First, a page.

Good Trouble: Uniting Our Dreams & Voices for Justice

Black History Month 2021 at the University of Lynchburg

By Dr. Ghislaine Lewis ~ Advisor

The University of Lynchburg will celebrate Black History Month 2021 under the theme, “Good Trouble: Uniting Our Dreams & Voices for Justice.”

The calendar of events is being co-sponsored by the Black History Month Planning Committee and the Johnson Health Center.  

Vice President for Inclusive Excellence and planning committee chair, Dr. Robert Canida said, “This year’s theme was chosen, one to pay homage to the late Rev. Dr. Martin Luther King, Jr., the well known Drum Major for justice and righteousness!   And two, to honor the late Honorable Congressman John Lewis and his contribution to social justice, equality and unity. Both of these remarkable men were icons of Good Trouble!”  

Alumna Rachel Gibson ‘10 who also serves on the planning committee said, “I wanted to help make sure we had events that would be beneficial, engaging for students, alumni, and the community, and can leave a lasting impact on those who attend.”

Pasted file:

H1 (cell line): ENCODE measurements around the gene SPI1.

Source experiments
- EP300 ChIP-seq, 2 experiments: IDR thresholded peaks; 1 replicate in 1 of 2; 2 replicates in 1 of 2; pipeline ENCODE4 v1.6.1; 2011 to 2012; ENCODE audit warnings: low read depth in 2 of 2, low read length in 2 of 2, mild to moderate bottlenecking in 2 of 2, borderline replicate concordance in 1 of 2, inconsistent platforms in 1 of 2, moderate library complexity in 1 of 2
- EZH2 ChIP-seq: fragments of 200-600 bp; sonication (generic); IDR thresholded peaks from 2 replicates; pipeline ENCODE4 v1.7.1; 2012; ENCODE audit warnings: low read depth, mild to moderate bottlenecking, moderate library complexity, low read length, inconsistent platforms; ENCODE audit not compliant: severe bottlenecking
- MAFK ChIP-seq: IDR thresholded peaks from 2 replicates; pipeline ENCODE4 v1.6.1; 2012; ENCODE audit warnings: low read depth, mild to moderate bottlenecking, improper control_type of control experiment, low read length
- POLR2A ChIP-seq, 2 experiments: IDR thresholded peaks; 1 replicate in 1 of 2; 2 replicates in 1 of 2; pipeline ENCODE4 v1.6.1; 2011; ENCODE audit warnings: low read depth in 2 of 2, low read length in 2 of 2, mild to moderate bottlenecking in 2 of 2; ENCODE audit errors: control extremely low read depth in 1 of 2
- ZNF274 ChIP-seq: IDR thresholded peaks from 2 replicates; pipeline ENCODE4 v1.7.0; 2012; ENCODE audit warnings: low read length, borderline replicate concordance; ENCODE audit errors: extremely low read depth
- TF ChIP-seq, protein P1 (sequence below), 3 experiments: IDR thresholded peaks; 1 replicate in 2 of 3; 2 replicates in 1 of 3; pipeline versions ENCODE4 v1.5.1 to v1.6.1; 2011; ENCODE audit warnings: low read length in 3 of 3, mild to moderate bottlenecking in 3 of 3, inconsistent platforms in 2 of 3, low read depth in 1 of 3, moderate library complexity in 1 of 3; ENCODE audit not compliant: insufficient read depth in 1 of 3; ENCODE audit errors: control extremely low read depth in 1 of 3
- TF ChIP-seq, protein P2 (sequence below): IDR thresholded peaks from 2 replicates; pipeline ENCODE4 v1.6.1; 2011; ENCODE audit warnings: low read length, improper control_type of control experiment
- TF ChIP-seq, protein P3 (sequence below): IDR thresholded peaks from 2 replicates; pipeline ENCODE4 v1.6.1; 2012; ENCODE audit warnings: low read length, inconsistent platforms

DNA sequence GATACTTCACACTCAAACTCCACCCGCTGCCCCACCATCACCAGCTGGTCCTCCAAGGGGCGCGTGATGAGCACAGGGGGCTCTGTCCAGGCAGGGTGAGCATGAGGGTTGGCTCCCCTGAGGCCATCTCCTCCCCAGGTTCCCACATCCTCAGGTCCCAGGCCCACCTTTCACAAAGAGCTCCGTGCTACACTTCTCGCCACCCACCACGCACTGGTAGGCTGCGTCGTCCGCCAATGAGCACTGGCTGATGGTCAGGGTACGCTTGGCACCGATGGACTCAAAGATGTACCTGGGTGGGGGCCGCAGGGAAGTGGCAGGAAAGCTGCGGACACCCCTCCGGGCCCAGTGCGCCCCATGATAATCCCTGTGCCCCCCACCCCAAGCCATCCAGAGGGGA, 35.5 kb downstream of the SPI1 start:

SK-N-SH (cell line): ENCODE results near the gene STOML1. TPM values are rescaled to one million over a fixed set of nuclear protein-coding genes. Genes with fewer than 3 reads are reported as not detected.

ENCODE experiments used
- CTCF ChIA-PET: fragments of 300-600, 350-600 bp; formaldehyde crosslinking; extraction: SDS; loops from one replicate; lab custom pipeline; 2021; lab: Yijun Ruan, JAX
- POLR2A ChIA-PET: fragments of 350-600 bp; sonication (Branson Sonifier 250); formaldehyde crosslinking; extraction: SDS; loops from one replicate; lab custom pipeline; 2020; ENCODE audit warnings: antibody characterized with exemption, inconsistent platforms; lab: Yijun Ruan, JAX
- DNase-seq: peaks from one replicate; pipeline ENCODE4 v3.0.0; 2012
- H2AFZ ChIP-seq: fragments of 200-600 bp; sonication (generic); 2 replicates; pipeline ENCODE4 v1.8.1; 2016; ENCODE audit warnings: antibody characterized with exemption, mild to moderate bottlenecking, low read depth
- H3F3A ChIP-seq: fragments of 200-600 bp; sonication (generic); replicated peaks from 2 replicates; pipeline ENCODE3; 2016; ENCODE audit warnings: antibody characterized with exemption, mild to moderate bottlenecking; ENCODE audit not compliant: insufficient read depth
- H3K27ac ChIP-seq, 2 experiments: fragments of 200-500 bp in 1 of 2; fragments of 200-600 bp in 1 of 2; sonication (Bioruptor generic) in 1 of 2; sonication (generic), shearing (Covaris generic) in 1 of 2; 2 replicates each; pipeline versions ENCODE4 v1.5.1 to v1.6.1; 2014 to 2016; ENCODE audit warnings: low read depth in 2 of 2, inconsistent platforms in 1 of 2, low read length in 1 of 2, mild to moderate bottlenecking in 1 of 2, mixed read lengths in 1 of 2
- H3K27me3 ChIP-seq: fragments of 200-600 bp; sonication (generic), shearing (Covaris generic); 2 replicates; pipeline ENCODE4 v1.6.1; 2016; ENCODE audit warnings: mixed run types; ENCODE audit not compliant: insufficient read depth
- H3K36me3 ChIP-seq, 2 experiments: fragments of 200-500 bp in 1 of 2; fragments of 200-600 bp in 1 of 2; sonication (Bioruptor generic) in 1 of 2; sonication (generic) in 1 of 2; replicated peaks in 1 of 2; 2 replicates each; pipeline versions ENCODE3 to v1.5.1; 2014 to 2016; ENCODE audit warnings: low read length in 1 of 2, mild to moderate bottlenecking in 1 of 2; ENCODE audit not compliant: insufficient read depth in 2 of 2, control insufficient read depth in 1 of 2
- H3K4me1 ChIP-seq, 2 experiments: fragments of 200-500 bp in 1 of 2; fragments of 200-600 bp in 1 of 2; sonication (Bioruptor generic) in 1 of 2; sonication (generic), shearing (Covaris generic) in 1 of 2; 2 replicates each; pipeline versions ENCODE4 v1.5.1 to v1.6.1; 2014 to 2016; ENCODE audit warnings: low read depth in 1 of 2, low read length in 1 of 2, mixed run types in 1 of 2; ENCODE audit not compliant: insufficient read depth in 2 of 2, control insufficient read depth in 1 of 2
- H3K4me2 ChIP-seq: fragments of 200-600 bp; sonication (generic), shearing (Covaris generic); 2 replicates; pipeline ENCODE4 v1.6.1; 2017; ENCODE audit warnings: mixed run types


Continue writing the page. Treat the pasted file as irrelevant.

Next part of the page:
The diverse 13-event calendar currently includes several discussions on race, equity and inclusion, a dance exhibition, a poetry slam and a gospel concert.   

“There will be so many things that our campus will garner from this year’s Black History Month. Our hope is that the campus, the alumni and community friends realize that Black history is not relegated to just 28 days of the shortest month of the year. Black history is 24/7, 365 days! Furthermore, it’s our hope that everyone truly understands the invaluable contributions made by Black/African Americans and that Black history is America’s history and finally that Black History Matters,” said Canida.